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'We need fundamental changes': US doctors call for universal healthcare

TheDemSocialist

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A group of more than 2,000 physicians is calling for the establishment of a universal government-run health system in the US, in a paper in the American Journal of Public Health.
According to the proposal released Thursday, the Affordable Care Act did not go far enough in removing barriers to healthcare access. The physicians’ bold plan calls for implementing a single-payer system similar to Canada’s, called the National Health Program, that would guarantee all residents healthcare.

The new single-payer system would be funded mostly by existing US government funding. The physicians point out that the US government already pays for two-thirds of all healthcare spending in the US, and a single-payer system would cut down on administrative costs, so a transition to a single-payer system would not require significant additional spending.


Under the proposal, all US residents would be able to see any physician of their choosing in the country and be treated at any hospital. With guaranteed coverage and no co-pays, deductibles and premiums, patients would not have financial barriers to seeking care, which would lead to greater utilization of the system and improved health outcomes, Himmelstein argues.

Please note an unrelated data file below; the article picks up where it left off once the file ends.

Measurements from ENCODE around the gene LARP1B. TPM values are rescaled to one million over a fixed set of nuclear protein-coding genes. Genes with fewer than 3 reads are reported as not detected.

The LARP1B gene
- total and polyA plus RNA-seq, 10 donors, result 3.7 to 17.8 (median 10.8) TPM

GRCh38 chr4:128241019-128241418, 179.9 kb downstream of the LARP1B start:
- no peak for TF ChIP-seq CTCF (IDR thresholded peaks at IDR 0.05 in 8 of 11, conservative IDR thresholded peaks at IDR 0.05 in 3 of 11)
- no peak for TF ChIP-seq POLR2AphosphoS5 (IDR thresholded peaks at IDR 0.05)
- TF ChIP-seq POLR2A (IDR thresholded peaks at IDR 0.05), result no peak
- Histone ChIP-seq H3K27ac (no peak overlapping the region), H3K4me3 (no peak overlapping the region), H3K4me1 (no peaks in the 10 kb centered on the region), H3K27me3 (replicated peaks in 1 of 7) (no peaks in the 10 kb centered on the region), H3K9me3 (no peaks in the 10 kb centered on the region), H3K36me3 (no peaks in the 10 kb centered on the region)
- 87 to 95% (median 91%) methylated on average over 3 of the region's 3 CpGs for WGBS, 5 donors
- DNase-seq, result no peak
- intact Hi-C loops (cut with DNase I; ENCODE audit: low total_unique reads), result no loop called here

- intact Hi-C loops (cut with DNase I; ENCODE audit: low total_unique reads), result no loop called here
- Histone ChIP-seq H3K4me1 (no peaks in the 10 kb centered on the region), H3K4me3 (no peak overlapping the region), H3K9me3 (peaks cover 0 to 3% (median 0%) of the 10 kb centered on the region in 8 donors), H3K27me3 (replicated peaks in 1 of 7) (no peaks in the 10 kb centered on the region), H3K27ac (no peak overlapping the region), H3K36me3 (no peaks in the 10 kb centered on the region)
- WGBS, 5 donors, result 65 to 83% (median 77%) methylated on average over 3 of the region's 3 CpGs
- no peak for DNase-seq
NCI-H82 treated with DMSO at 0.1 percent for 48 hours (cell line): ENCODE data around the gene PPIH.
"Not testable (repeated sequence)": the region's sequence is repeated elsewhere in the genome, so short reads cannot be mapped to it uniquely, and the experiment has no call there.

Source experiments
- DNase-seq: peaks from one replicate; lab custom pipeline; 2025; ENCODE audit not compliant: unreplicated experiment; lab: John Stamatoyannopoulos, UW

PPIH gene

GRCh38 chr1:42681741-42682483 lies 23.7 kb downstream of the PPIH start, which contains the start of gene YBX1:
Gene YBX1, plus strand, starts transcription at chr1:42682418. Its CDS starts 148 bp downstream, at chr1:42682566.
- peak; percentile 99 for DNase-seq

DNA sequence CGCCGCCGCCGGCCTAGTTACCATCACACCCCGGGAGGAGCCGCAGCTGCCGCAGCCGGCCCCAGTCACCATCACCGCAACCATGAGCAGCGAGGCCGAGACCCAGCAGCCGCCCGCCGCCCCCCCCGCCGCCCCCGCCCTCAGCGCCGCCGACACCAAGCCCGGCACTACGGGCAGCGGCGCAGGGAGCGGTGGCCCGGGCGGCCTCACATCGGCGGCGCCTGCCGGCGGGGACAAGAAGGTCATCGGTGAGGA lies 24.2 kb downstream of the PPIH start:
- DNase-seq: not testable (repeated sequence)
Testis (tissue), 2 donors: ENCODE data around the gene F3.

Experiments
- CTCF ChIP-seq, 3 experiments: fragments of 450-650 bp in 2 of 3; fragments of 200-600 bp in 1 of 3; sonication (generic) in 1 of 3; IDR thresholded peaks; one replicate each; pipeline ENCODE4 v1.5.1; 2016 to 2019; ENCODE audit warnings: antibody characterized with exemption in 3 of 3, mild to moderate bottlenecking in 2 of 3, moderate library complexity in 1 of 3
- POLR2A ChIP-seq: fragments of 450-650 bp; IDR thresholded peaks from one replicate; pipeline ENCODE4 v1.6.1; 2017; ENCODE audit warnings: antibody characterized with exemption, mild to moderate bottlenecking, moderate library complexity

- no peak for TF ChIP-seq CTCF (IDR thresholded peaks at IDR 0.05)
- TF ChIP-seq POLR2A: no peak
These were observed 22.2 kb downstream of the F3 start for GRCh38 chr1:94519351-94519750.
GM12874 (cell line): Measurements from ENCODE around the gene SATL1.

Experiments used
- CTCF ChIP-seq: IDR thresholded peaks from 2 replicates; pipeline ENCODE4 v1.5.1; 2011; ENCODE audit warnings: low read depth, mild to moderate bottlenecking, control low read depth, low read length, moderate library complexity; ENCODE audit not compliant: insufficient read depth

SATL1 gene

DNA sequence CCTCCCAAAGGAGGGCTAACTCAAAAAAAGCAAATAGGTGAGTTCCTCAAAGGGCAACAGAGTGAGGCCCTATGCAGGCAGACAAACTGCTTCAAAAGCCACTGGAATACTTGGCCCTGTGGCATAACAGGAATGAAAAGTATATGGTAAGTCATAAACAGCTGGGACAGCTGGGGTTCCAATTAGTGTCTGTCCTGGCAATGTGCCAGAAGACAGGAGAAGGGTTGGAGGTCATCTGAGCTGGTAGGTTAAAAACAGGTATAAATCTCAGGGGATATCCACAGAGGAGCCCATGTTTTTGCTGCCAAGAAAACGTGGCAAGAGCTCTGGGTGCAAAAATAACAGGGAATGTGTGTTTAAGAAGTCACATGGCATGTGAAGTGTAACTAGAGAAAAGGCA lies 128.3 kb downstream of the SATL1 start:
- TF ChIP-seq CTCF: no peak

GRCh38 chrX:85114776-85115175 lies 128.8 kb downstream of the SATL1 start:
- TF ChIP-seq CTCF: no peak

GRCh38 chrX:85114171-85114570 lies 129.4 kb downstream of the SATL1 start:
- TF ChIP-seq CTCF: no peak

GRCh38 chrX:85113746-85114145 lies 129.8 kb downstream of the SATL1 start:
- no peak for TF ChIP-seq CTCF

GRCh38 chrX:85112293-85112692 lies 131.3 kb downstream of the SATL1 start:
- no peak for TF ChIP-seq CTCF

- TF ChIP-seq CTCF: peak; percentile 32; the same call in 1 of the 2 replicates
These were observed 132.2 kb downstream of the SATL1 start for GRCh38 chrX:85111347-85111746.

The additional funds would be made up by modest tax increases in exchange for abolishing insurance premiums, deductibles and co-pays.
Fees for medication would be negotiated with pharmaceutical companies the same way other countries with single-payer systems already negotiate for lower cost medications. Currently, US drug prices are some of the highest in the world.
Himmelstein said this type of reform can’t be done state by state. The physicians’ plan depends in part on cost containment through having a single payer with the power to negotiate drug pricing with pharmaceutical companies as well as eliminating many levels of bureaucracy in billing and insurance registration.


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'We need fundamental changes': US doctors call for universal healthcare

I can definitely get behind this. Its a shame that the US isnt were the rest of the industrialized world is with this kind of health care system. And I would have to agree with Himmelstein when he says that this cannot be done on a state by state basis. There needs to be a "single payer" and not 50 payers. And I also would agree that right now as it stands its pretty politically unrealistic to expect this to be implemented in the next 4-8 years. If anything it serves as a strong rallying cry and keeps attention on the issue of the US joining the rest of the world with universal single payer health care.